Although for my situation I'm glad it works this way, I don't quite understand why 802.1x isn't enforced on the voice VLAN on an 802.1x enabled port. Couldn't a client conceivably connect to the port, tag its traffic with the voice VLAN and bypass all authentication? Doe this mean that Cisco IP phones only use CDP to discover the voice VLAN dynamically and not to authorize the phone to communicate on the voice VLAN? Maybe someone can shed some light on this subject for me.


From my tests I conclude that any IP phone should work fine with 802.1x if you (1) have both an access as well as a voice VLAN configured and (2) statically set the voice VLAN on the phone.


Hope that helps.


jafrazie Sat, 07/29/2006 - 08:37
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Can you let me know what switch and code rev you're experiencing this operation with?


Thanks,

andrewjacobs Sat, 07/29/2006 - 10:04
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Catalyst 4006 with a Supervisor III and IOS 12.2(25)EWA (the latest greatest)


I plan on testing this on a 3550 to see if it is a bug with the 4006 or deliberate behavior. I'll let you know what I find.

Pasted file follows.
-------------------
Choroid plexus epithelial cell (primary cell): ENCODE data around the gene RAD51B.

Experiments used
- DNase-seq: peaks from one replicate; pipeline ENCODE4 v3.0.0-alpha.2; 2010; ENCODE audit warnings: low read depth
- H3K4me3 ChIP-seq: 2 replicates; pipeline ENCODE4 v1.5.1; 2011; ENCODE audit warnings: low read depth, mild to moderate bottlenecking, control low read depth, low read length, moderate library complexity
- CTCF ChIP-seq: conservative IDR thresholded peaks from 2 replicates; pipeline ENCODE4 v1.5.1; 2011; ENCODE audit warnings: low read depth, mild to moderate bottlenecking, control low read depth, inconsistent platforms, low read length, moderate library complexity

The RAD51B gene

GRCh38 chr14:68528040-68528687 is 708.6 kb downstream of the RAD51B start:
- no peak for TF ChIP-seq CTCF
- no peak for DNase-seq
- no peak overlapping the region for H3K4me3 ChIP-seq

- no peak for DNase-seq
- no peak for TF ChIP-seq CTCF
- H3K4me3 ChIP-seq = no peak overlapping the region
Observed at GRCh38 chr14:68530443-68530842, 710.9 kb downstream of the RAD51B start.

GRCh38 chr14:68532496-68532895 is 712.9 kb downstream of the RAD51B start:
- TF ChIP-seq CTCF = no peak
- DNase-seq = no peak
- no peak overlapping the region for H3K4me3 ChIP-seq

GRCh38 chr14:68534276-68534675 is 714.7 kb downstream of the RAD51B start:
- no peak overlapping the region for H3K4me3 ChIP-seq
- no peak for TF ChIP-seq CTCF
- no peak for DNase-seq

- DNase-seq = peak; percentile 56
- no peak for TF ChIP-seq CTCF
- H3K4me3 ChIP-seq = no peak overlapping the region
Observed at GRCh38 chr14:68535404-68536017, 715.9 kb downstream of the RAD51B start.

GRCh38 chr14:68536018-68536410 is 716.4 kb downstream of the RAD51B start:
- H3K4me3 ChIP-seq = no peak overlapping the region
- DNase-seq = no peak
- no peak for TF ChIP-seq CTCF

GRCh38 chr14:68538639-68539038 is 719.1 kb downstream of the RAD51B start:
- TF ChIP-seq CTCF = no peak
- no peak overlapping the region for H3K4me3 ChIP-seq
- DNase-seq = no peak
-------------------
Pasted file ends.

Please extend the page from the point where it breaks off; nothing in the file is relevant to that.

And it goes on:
andrewjacobs Tue, 08/01/2006 - 09:25
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I did the tests with a 3750 and a 2950 and neither of them allowed access on the voice VLAN before 802.1x authentication succeeded. Looks like what I was seeing earlier was just a bug in the IOS on the 4006.


But now the question is, what do people do who have non-Cisco IP phones and Cisco switches and want to require 802.1x authentication on the PC port of the phone? I'd be happy to just disable 802.1x altogether on the VVID and leave it on the PVID if I could, but that doesn't seem to be an option in the IOS. Are the only solutions to wait for Cisco to support 802.1ab (LLDP) or mutiple 802.1x authentications on a single port (instead of having one device authenticate the entire port for all connected devices as it currently does)?


Annie, I looked into NAC L2 IP, but if I understood it correctly, it doesn't support identity at all, just posture. So I'm not sure how that could be used to give IP phones access to the voice VLAN without authenticating and force devices on the PC port to authenticate (using EAP-TLS).


Are there any other options here I'm missing?

vramanaiah Wed, 09/27/2006 - 07:40
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I assume the above discussion is w.r.to NAC framework..